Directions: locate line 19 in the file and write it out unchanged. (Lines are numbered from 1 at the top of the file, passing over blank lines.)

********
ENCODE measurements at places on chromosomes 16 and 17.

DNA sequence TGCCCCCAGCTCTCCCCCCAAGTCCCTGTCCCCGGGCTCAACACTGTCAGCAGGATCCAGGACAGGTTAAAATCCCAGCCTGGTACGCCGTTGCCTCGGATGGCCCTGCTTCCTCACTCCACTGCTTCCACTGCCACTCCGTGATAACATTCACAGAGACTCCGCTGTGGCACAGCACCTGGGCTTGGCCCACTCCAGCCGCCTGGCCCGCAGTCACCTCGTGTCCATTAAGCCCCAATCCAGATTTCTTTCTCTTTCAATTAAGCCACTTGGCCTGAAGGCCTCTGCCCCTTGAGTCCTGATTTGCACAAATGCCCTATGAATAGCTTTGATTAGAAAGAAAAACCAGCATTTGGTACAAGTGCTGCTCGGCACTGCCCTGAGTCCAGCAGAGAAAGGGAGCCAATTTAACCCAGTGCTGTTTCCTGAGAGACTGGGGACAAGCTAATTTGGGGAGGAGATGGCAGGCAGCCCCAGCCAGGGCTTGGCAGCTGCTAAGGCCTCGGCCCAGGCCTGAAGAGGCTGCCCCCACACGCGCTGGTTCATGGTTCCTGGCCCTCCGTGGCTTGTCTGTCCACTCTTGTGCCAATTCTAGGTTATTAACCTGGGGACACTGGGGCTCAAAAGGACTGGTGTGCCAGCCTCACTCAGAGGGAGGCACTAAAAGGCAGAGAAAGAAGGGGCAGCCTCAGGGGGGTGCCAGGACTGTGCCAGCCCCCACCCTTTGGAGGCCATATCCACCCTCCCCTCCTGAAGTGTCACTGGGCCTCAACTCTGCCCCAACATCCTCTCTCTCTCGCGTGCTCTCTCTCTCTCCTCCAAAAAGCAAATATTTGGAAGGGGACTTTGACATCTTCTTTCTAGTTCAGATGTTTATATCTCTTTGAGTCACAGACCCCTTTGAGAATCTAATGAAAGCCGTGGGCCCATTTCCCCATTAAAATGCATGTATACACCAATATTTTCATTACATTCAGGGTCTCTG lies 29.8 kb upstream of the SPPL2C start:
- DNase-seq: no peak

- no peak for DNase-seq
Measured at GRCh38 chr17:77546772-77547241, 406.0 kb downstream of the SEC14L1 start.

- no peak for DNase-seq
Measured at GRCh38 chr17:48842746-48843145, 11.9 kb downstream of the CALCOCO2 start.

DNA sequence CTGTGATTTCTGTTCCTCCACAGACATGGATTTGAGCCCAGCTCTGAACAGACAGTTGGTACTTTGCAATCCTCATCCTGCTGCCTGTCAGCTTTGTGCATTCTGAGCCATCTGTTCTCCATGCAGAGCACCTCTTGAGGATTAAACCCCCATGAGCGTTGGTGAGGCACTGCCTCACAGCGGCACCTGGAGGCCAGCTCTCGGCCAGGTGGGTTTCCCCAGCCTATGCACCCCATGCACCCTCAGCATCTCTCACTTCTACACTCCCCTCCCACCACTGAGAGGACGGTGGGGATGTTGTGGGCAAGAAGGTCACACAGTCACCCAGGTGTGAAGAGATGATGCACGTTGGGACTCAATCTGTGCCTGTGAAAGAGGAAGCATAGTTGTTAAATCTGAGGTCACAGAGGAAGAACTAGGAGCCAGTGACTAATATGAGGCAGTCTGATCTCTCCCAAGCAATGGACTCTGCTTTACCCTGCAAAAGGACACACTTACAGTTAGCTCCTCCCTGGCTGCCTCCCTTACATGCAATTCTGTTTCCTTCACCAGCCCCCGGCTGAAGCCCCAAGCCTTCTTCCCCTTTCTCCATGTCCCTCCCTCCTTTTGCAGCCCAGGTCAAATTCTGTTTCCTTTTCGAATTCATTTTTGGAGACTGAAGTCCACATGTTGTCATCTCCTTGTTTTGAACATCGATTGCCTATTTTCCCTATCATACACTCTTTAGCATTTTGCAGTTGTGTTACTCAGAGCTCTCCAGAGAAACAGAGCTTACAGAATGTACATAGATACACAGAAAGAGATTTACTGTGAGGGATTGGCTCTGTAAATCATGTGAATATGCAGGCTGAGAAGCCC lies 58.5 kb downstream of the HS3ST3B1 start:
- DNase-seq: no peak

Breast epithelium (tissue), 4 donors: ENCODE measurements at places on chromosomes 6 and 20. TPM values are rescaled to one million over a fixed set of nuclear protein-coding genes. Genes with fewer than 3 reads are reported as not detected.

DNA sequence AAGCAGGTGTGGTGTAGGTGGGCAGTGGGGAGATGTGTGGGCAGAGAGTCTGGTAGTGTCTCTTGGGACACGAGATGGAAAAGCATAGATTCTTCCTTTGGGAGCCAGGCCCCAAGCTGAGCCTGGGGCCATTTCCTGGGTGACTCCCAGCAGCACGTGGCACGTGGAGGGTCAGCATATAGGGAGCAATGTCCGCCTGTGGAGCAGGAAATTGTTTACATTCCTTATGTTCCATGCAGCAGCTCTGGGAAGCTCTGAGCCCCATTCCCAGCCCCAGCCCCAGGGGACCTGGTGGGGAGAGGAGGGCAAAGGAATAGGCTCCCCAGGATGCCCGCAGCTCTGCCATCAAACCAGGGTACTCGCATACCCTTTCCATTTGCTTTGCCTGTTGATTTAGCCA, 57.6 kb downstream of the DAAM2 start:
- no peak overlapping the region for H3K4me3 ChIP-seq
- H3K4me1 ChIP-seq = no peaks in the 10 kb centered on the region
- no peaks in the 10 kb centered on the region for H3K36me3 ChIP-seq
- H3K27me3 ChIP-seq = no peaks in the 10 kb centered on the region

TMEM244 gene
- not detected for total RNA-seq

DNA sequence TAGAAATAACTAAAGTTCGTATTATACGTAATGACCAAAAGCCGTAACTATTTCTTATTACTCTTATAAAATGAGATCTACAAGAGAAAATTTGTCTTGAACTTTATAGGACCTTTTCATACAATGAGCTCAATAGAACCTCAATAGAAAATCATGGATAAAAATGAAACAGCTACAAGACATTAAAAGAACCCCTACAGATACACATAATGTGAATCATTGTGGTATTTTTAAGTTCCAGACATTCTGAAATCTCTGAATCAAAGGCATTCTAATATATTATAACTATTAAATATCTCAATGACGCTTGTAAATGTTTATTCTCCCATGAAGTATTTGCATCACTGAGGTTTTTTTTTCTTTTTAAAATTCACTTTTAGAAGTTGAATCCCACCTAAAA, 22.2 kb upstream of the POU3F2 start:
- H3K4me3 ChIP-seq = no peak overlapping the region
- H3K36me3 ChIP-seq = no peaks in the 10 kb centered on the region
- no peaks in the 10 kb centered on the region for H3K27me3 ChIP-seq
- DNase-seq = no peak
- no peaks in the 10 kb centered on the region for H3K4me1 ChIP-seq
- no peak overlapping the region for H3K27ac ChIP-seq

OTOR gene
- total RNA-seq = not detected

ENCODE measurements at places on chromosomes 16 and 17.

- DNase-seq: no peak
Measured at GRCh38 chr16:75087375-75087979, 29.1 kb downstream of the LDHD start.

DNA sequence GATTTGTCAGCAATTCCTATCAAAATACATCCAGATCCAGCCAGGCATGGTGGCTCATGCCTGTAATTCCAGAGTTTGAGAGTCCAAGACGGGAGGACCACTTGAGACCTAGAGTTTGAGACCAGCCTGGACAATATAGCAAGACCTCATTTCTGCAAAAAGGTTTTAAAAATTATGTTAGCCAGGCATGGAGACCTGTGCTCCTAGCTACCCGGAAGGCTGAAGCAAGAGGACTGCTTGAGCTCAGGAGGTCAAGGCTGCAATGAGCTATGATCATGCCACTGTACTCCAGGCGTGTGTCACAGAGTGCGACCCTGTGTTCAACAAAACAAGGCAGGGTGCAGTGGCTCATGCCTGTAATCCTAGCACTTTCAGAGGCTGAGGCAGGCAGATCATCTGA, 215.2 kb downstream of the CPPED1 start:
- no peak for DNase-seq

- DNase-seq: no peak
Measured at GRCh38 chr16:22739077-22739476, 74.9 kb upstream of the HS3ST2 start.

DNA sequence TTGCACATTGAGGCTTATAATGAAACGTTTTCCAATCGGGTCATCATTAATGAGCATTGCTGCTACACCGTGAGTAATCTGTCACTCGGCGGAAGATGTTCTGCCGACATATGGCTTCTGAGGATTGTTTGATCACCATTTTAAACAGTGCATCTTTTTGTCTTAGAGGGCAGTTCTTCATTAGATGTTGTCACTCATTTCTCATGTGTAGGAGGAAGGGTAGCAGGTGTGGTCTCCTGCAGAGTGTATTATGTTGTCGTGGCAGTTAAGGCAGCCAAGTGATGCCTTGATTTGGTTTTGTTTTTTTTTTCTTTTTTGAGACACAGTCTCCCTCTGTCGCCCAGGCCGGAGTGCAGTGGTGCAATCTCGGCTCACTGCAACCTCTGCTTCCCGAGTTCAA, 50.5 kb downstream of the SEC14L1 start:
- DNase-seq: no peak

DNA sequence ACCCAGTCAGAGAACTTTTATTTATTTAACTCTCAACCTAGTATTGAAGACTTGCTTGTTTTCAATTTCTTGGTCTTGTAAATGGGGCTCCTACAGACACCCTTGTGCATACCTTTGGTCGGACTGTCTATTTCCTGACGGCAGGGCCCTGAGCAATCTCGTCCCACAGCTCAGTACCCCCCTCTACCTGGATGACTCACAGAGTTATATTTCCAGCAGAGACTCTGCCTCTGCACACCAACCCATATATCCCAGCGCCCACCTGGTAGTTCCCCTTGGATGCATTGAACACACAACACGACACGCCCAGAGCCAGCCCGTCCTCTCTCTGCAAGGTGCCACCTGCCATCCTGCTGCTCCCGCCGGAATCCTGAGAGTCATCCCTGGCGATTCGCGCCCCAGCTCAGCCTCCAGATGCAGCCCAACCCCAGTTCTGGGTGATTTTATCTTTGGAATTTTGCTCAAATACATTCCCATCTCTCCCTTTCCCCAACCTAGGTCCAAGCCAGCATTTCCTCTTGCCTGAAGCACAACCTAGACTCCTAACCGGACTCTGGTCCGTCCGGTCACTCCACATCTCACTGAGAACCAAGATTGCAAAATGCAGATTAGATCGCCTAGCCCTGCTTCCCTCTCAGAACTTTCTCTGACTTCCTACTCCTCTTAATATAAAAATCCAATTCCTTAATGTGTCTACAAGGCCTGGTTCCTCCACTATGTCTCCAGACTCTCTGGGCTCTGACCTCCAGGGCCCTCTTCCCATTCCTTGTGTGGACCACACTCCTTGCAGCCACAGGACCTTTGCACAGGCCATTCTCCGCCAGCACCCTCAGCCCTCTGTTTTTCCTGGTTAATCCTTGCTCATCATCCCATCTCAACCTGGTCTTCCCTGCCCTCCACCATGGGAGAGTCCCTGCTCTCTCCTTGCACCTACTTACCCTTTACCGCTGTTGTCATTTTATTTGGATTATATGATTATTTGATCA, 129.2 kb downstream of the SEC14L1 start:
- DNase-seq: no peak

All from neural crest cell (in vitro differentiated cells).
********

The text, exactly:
- H3K4me3 ChIP-seq = no peak overlapping the region